Search for the Disney Institute Climbing Wall

In 1996, Disney CEO Michael Eisner conceived of a new type of vacation. They called it the Disney Institute.

It was based on his own childhood memories of Camp Keewaydin, his wife’s love for the creepy hamlet of Chappauqua, NY, and other playgrounds of the rich and famous. And so a corner of Walt Disney World was set aside for this new enrichment program.

Situated on 40 acres of prime resort territory, the Disney Institute consisted of a series of bungalows along a picturesque lagoon.

Nestled among the lush green “thinking gardens” and serene gazebos were facilities of every kind. Kitchen classrooms, Performance theaters, Art studios, and…

A rock-climbing wall.

Disney Institute rock climbing wall featured on map
The Disney Institute climbing wall can be seen here in this weathered map rescued from the Peruvian jungles. That spidery icon in the middle is the ancient Mayan symbol for “Tourists Looking Silly.”

Of all the disparate elements in this one-of-a-kind vacation destination, the Disney Institute rock climbing wall was the pinnacle of the Institute experience. Forget mom’s all-day wine class/drinking excuse, and dad’s overwrought attempt to bring Streetcar to life on the stage. Here was the one offering that seemed to jibe with Disney’s adventurous outlook on life.

Disney Institute climbing wall promotional shots.
Predictably, they trotted out pictures at every opportunity. And it looks like they had a favorite model.

Disney Institute Climbing Wall Literally Carved from California Cliffs

A brief perusal of the marketing materials of the time reveals nary a one that does not feature some stock photo of this towering slab of unscalable rock. The Disney Institute climbing wall was rumored to be a cliff out of its element. A monolith to human brilliance.

Early Disney Promotional Material

This rock wall was so incredible, Disney took the time to carve out a literal segment of a California mountain, just so they could mold the perfect rock-scaling experience. Or at least someone in Imagineering told Michael Eisner that’s what they did.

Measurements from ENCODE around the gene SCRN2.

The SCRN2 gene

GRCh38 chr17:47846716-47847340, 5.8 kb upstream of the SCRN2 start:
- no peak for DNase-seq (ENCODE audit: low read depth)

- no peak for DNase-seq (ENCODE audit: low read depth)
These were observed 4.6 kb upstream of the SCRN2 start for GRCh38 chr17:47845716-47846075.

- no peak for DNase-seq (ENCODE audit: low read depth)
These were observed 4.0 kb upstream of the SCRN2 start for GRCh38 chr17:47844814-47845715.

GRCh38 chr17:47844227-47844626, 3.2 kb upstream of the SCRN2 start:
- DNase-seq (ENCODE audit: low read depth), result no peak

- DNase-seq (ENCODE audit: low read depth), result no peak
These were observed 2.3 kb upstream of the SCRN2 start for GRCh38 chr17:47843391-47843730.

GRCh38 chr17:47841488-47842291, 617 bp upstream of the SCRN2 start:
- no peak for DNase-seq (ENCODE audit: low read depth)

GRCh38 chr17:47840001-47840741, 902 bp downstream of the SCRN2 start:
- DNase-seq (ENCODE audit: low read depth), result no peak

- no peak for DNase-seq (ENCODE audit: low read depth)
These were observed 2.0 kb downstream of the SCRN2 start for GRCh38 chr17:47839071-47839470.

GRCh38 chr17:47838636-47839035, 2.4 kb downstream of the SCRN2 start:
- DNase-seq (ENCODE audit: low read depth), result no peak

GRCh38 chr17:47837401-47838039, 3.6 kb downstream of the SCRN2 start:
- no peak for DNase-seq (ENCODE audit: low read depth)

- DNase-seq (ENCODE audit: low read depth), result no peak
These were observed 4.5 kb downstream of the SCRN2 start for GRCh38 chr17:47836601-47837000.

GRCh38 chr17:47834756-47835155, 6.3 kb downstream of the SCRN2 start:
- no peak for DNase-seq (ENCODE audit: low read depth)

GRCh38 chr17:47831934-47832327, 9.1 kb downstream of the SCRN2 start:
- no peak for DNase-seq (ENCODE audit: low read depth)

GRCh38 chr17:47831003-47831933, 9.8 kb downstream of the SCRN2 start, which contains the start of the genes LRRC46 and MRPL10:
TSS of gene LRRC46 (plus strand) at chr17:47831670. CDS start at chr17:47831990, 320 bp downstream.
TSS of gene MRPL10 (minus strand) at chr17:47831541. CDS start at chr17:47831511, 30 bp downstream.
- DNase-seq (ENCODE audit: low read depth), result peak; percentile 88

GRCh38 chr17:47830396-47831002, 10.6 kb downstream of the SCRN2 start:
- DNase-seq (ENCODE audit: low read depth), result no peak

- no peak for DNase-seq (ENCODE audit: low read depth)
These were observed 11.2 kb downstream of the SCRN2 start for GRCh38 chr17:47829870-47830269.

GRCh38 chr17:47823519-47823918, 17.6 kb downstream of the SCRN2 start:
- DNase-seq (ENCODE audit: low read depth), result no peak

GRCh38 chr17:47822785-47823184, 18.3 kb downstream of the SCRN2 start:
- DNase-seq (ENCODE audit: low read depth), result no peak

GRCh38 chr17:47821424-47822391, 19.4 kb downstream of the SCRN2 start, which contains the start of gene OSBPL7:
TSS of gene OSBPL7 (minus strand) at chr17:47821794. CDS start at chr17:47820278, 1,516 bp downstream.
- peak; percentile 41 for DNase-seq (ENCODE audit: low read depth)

The Disney Institute rock climbing wall was modeled from actual California mountainside.
This Newsweek article is indicative of the literature of the time, which plays up Disney’s attention to detail about this breathtakingly-rendered fake rock. Parkeology is also intrigued on just how state-of-the-art you can get with sand.

Then the state-of-the-art sands of time erased it from existence.

The Hunt for the Disney Institute Climbing Wall

In 2015, Parkeology in conjunction with the Society of Budget Sherpas mounted an expedition into the wilderness of Lake Buena Vista in an effort to discover the remains of this hallowed rock-climbing tower.

It’s exact location is unknown. Ancient maps of the Disney Institute place it on the Northeast corner of Willow Lake, in a plot of open wilderness between the resort and Lake Buena Vista Drive.

Today, this land houses the Carousel complex, a series of hotel rooms and amenities. And an additional man-made lake, not shown on the map above.

Overhead view of Disney Institute.
Google Maps also shows an intriguing vacation hotspot known as the “BBQ Grill Area”

The open wilderness from the days of the Institute has vanished, and with it the Lost Cliffs of California. There is no sign either of the amphitheater that used to stand in this spot. All we have is an odd, flat berm that blocks the view of the road from the hotel.

Thinking that the berm might hold the ruined bleachers of the amphitheater, like an old Roman Coliseum, Parkeology summited the hill. What we found on the other side will shock you.


A few candidates stand out as potential sources of the lost climbing wall’s location. This “Thinking Garden” is unusually square, dotted with angelic statues, reminiscent of an ancient cemetery.

Thinking Garden at Saratoga Springs resort
Ponder life, death, and your FastPass+ Selections at the Thinking Garden!